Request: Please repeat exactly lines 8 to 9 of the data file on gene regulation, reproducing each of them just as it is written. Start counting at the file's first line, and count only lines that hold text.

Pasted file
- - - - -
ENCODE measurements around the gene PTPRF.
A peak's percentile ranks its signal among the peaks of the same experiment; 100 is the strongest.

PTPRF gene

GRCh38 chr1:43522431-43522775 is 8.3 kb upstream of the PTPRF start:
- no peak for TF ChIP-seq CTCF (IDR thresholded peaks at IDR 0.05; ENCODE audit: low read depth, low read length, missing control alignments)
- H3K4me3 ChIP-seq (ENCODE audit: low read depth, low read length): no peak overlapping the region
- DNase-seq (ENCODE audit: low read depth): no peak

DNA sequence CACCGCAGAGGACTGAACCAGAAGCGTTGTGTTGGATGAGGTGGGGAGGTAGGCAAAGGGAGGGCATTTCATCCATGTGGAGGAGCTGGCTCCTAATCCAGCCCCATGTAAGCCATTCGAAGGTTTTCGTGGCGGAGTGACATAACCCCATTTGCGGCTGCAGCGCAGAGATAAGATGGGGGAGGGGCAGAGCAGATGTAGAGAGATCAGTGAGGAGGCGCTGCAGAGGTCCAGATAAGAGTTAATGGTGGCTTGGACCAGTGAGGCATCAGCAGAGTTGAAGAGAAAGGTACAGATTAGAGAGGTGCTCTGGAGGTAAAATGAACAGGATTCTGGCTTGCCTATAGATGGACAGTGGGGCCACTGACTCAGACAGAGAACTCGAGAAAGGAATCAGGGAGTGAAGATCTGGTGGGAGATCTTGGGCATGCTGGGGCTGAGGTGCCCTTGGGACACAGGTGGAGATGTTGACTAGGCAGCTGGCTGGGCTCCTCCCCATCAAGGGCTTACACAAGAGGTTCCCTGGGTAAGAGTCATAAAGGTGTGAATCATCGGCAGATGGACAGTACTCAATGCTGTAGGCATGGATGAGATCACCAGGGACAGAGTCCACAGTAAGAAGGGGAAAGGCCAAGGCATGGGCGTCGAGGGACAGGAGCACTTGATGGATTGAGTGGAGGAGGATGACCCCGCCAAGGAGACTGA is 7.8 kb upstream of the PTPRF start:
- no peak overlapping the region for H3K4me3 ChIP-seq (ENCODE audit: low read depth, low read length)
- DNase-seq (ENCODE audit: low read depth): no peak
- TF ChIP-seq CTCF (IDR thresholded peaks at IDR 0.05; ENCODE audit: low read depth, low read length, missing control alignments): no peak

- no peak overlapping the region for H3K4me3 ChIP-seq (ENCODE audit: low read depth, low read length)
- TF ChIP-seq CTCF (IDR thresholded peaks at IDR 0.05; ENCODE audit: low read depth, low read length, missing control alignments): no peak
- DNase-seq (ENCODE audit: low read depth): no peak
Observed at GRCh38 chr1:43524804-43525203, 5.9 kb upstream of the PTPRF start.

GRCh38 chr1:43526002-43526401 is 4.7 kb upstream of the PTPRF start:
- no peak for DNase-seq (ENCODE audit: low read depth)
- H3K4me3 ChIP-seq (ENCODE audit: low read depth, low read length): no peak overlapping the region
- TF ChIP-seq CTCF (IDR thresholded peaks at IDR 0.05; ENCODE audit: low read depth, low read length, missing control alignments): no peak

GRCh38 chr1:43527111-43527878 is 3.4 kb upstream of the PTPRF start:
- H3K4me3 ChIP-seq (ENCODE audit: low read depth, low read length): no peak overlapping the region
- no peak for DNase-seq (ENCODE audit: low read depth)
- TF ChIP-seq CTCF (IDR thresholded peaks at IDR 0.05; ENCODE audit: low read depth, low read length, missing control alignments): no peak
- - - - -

DNA sequence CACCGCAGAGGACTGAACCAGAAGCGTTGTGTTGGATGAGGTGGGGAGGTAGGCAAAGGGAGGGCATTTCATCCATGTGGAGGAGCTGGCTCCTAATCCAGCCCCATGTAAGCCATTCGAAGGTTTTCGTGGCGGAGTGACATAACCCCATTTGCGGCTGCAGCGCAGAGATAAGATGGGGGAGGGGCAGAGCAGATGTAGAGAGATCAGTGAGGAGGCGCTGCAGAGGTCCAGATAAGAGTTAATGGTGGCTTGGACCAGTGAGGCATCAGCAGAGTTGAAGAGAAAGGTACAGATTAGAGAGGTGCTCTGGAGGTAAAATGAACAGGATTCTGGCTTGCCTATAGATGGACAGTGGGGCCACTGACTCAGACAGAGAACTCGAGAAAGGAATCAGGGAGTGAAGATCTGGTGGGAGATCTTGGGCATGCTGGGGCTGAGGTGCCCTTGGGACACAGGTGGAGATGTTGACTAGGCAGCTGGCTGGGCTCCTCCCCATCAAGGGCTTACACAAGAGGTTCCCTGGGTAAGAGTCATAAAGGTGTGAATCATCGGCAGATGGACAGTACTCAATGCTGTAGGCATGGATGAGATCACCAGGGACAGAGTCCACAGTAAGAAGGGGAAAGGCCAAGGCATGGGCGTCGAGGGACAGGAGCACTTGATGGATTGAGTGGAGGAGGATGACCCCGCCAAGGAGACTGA is 7.8 kb upstream of the PTPRF start:
- no peak overlapping the region for H3K4me3 ChIP-seq (ENCODE audit: low read depth, low read length)